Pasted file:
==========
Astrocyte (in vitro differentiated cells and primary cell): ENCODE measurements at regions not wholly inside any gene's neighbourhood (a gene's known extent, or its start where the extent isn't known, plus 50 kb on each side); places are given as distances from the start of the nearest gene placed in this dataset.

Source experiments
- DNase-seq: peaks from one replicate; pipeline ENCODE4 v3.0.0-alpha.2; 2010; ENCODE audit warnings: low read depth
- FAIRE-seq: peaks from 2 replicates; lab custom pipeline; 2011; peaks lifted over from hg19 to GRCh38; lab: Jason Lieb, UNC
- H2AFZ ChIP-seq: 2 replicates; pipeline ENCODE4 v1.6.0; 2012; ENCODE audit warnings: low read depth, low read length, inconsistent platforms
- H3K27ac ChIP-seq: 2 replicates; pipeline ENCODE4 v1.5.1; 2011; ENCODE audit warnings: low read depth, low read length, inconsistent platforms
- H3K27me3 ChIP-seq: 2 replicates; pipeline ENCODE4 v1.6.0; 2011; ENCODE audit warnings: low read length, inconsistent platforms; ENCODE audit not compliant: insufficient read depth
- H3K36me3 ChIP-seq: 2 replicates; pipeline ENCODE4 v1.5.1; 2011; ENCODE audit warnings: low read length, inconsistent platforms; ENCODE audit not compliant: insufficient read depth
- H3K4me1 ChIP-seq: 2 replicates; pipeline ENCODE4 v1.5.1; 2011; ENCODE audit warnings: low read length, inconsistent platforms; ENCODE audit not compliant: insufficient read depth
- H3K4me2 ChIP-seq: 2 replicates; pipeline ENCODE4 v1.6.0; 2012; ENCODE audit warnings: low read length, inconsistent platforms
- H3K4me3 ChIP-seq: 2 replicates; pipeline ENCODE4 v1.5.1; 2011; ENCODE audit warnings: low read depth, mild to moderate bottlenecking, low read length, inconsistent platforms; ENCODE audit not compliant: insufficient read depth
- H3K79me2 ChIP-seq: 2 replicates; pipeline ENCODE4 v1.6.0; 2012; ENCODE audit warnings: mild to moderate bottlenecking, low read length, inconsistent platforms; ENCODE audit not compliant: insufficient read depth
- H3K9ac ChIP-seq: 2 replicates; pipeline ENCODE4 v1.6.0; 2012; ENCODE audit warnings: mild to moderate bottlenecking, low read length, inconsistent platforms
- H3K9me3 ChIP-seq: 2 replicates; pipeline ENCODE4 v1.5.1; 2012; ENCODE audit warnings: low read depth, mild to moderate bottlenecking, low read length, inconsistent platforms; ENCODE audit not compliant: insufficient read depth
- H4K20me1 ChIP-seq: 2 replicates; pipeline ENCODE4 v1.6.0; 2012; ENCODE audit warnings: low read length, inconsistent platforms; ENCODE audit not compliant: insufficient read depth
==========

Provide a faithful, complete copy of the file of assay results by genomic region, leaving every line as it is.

Astrocyte (in vitro differentiated cells and primary cell): ENCODE measurements at regions not wholly inside any gene's neighbourhood (a gene's known extent, or its start where the extent isn't known, plus 50 kb on each side); places are given as distances from the start of the nearest gene placed in this dataset.

Source experiments
- DNase-seq: peaks from one replicate; pipeline ENCODE4 v3.0.0-alpha.2; 2010; ENCODE audit warnings: low read depth
- FAIRE-seq: peaks from 2 replicates; lab custom pipeline; 2011; peaks lifted over from hg19 to GRCh38; lab: Jason Lieb, UNC
- H2AFZ ChIP-seq: 2 replicates; pipeline ENCODE4 v1.6.0; 2012; ENCODE audit warnings: low read depth, low read length, inconsistent platforms
- H3K27ac ChIP-seq: 2 replicates; pipeline ENCODE4 v1.5.1; 2011; ENCODE audit warnings: low read depth, low read length, inconsistent platforms
- H3K27me3 ChIP-seq: 2 replicates; pipeline ENCODE4 v1.6.0; 2011; ENCODE audit warnings: low read length, inconsistent platforms; ENCODE audit not compliant: insufficient read depth
- H3K36me3 ChIP-seq: 2 replicates; pipeline ENCODE4 v1.5.1; 2011; ENCODE audit warnings: low read length, inconsistent platforms; ENCODE audit not compliant: insufficient read depth
- H3K4me1 ChIP-seq: 2 replicates; pipeline ENCODE4 v1.5.1; 2011; ENCODE audit warnings: low read length, inconsistent platforms; ENCODE audit not compliant: insufficient read depth
- H3K4me2 ChIP-seq: 2 replicates; pipeline ENCODE4 v1.6.0; 2012; ENCODE audit warnings: low read length, inconsistent platforms
- H3K4me3 ChIP-seq: 2 replicates; pipeline ENCODE4 v1.5.1; 2011; ENCODE audit warnings: low read depth, mild to moderate bottlenecking, low read length, inconsistent platforms; ENCODE audit not compliant: insufficient read depth
- H3K79me2 ChIP-seq: 2 replicates; pipeline ENCODE4 v1.6.0; 2012; ENCODE audit warnings: mild to moderate bottlenecking, low read length, inconsistent platforms; ENCODE audit not compliant: insufficient read depth
- H3K9ac ChIP-seq: 2 replicates; pipeline ENCODE4 v1.6.0; 2012; ENCODE audit warnings: mild to moderate bottlenecking, low read length, inconsistent platforms
- H3K9me3 ChIP-seq: 2 replicates; pipeline ENCODE4 v1.5.1; 2012; ENCODE audit warnings: low read depth, mild to moderate bottlenecking, low read length, inconsistent platforms; ENCODE audit not compliant: insufficient read depth
- H4K20me1 ChIP-seq: 2 replicates; pipeline ENCODE4 v1.6.0; 2012; ENCODE audit warnings: low read length, inconsistent platforms; ENCODE audit not compliant: insufficient read depth